$1.2 million for long term homeless

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By Matt Barnett

The State Government announced funding of $1.2 million for a long term homelessness program, pioneered here in St Kilda.

According to the Sacred Heart Mission, there are 105, 000 Australians who are homeless, and of those, 22,000 are trapped in a cycle of long-term homelessness.

It has been discovered that, for each Australian who is homeless for a long-term period of time, it costs the community between $900,000 and $5.5 million.

Studies have shown that there is a strong connection between trauma and long-term homelessness. Many people who are long-term homeless report high levels of abuse and other traumatic experiences, often in childhood.

In 2009, Sacred Heart Mission conducted a three year evidence-based pilot program called ‘Journey to Social Inclusion’. It was designed to end chronic homelessness for a group of 20 participants.

The pilot program took a significant departure from existing approaches by providing intensive, long-term, integrated, wrap-around support. The participants were measured against a control group of 43 who only had access to existing services.

The report found that the overall housing circumstances of the Journey to Social Inclusion Participants were superior to those in the control group. After 36 months, 85% of the Journey to Social Inclusion participants were in independent housing, while less than half, 41% of the control group were housed.

The evaluation showed that without J2SI, participants would be using more expensive health and emergency services, have higher levels of incarceration, be less likely to be housed, and be more likely to die.

The study showed that the program produced a saving to the government of $32, 080 per participant.

The pilot showed that people with complex needs can live stable, fulfilling lives and be part of society.

Sacred Heart Mission has partnered with St Mary’s House of Welcome and VincentCare (Ozanam Community Centre) to test the scalability of the program across Melbourne’s inner-south and northern suburbs.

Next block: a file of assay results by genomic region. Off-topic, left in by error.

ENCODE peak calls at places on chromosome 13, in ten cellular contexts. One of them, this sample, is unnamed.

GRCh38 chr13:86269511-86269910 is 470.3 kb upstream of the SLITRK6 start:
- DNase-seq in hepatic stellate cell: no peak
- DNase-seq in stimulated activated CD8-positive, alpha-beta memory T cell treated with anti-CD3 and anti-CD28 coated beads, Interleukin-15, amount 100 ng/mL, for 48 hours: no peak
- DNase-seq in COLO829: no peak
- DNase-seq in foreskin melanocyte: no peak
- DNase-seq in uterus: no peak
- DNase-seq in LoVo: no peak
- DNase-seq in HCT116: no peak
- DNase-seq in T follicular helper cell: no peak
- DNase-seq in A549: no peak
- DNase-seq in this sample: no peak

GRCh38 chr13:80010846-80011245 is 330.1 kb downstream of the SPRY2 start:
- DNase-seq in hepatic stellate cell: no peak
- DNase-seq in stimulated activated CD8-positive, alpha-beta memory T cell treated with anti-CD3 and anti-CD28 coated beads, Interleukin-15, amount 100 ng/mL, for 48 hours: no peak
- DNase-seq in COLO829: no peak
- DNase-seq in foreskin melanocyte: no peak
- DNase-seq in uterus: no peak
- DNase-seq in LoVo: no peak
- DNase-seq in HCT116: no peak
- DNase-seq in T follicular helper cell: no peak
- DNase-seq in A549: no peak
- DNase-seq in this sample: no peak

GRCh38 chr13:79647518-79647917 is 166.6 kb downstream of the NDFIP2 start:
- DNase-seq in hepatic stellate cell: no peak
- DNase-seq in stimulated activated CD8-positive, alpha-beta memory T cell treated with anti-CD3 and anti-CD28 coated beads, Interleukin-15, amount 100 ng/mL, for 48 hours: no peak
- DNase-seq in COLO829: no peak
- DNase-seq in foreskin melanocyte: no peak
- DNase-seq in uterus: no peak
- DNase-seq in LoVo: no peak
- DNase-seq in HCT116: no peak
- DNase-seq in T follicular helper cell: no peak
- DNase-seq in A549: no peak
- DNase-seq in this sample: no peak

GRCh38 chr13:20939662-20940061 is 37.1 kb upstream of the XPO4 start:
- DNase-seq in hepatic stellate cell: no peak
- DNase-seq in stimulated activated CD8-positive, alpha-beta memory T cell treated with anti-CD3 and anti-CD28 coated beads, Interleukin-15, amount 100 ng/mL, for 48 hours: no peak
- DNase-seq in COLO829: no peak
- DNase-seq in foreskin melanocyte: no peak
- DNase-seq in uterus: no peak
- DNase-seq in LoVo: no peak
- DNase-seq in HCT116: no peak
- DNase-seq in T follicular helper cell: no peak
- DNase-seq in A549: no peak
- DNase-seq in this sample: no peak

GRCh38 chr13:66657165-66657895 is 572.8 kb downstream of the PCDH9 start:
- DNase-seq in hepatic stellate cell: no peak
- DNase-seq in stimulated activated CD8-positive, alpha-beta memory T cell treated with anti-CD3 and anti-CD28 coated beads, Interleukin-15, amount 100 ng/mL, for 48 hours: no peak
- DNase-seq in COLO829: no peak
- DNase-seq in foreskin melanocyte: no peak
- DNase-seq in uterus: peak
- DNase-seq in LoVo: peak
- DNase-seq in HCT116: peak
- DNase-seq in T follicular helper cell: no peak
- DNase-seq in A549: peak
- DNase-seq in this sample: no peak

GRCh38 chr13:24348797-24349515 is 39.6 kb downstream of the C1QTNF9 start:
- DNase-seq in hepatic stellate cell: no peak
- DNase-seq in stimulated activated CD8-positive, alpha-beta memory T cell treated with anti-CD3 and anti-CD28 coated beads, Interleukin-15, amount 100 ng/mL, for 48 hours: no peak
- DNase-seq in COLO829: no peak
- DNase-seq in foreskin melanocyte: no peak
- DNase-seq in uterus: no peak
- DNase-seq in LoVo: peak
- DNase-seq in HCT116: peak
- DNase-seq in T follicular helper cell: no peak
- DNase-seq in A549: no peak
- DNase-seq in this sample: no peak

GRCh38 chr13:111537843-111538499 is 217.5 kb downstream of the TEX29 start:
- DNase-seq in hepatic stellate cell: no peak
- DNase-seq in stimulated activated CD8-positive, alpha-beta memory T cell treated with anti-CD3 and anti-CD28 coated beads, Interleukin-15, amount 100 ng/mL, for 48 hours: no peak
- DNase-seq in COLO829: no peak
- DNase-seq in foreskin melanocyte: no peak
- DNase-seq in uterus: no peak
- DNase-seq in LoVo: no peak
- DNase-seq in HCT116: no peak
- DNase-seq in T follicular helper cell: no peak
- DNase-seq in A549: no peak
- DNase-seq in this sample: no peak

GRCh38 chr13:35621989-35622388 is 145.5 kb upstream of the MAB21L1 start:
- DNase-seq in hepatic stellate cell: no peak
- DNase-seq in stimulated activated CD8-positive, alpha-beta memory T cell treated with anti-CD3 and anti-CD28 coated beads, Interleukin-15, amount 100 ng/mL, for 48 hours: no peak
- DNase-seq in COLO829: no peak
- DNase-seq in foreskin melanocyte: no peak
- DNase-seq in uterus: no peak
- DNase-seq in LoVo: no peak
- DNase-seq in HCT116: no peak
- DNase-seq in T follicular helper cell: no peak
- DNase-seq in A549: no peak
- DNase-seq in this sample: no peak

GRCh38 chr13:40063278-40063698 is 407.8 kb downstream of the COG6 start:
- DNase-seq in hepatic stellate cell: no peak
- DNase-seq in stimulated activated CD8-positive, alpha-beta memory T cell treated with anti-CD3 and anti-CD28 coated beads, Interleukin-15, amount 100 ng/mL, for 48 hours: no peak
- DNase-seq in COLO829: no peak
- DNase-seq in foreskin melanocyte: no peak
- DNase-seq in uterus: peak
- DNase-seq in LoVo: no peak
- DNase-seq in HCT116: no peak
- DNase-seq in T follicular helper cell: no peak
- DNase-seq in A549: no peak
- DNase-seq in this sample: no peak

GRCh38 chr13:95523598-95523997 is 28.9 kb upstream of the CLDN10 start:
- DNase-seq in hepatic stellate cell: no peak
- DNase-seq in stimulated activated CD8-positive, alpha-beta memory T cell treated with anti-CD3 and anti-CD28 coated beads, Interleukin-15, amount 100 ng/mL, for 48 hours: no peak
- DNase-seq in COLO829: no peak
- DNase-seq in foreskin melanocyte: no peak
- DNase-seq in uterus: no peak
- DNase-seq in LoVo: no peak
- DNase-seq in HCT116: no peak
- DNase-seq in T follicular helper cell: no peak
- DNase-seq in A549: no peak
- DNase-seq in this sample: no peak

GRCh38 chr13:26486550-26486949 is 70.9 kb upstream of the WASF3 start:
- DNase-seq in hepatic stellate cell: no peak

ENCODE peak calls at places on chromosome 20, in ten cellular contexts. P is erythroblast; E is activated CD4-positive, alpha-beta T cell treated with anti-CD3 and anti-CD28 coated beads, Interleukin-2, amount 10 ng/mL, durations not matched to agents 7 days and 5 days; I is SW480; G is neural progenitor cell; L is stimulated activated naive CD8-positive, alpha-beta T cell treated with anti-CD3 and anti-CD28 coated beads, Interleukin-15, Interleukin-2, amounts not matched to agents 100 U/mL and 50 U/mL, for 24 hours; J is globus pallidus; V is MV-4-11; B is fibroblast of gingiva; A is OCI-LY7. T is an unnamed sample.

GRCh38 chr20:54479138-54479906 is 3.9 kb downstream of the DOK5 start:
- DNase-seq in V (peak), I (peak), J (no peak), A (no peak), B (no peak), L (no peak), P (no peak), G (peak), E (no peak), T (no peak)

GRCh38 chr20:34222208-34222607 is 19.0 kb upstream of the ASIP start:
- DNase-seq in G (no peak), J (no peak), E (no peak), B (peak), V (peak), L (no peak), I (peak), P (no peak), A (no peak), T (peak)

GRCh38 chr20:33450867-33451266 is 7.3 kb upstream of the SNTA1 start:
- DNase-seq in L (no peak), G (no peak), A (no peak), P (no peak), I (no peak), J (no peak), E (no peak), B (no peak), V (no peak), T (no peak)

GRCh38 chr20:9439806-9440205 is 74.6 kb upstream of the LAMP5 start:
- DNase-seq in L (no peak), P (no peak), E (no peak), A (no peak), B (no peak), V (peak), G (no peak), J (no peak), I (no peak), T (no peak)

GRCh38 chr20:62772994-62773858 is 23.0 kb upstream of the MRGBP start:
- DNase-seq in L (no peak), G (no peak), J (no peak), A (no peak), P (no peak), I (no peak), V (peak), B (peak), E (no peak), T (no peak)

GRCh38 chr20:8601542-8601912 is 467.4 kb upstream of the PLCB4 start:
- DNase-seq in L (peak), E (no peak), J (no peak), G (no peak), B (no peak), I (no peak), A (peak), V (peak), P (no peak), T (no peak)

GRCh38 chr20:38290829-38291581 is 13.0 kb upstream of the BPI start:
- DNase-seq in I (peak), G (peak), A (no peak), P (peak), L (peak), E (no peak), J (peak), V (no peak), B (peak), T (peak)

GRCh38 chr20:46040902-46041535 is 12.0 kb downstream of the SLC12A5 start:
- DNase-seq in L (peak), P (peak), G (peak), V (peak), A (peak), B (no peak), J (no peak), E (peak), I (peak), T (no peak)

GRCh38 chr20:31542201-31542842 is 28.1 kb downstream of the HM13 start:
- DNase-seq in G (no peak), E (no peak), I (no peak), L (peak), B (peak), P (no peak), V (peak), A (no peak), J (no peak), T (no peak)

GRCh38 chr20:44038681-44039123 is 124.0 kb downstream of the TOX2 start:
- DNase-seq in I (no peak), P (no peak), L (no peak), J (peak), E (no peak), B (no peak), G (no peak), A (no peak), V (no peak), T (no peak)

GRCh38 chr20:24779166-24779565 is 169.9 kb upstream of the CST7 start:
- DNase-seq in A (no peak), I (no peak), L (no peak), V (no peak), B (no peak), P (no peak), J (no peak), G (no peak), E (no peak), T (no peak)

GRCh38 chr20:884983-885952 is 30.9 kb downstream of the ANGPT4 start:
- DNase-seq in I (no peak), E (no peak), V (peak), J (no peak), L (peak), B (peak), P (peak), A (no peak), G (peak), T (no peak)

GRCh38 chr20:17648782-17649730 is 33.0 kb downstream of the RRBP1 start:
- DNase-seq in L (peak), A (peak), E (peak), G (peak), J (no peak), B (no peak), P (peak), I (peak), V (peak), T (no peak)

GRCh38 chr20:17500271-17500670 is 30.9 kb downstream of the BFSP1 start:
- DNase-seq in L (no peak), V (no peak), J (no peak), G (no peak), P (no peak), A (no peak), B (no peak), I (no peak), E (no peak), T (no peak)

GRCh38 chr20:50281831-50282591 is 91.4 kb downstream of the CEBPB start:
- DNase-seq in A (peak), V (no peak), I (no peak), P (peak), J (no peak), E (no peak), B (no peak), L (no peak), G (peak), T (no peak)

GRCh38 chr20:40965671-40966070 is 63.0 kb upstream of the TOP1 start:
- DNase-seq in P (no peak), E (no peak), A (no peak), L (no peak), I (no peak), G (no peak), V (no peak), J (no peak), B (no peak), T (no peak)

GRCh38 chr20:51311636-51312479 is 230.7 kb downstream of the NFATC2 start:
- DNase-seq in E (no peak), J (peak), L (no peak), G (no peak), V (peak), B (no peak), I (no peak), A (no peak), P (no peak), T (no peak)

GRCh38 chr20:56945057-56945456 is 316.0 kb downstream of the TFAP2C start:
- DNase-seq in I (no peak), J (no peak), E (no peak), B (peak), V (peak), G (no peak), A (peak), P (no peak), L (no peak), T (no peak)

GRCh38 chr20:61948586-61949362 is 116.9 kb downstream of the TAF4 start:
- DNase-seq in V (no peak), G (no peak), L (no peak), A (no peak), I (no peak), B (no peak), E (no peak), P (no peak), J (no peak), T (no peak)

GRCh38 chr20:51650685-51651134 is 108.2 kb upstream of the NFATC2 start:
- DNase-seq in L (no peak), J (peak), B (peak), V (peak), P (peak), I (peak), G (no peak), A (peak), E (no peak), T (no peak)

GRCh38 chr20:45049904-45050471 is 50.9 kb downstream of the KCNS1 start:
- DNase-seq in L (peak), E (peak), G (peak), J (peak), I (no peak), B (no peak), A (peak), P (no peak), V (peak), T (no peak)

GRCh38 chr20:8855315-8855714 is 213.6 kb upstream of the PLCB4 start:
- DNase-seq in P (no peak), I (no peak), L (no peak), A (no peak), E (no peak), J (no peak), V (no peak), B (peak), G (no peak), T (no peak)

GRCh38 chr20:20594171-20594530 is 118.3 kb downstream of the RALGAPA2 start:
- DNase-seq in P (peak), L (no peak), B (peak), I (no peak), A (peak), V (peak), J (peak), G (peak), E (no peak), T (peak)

Commencing January 2016, J2SI is being offered to 60 people across a greater geographic area, with even greater cost saving for the community expected.

The Sacred Heart Mission is working to develop a licensing model so more people can be supported to exit long-term homelessness.

The Sacred Heart’s future vision is to have to J2SI program delivered by partner service providers under license across Australia.

The Victorian Labor Government has announced funding towards the second phase of the program of $1.2 m over three years. Martin Foley, the Minister for Housing, Disability, Ageing, Mental Health, and Equality and Creative Industries, announced the funding for the program, which contributes towards a third of the overall cost. The mission is investing the remainder itself, with a portion coming from philanthropy.

The program is being expanded from 40 to 60 participants and geographically beyond St Kilda to include Melbourne’s inner-north through partnerships with St Mary’s House of Welcome and VincentCARE (Ozanam Community Centre).

The recruitment of participants for the second phase is currently underway.

J2SI Manager Anna Paris said they have recruited almost half of the total participants to date and that while the participants’ pathways into homelessness are diverse, there are common themes.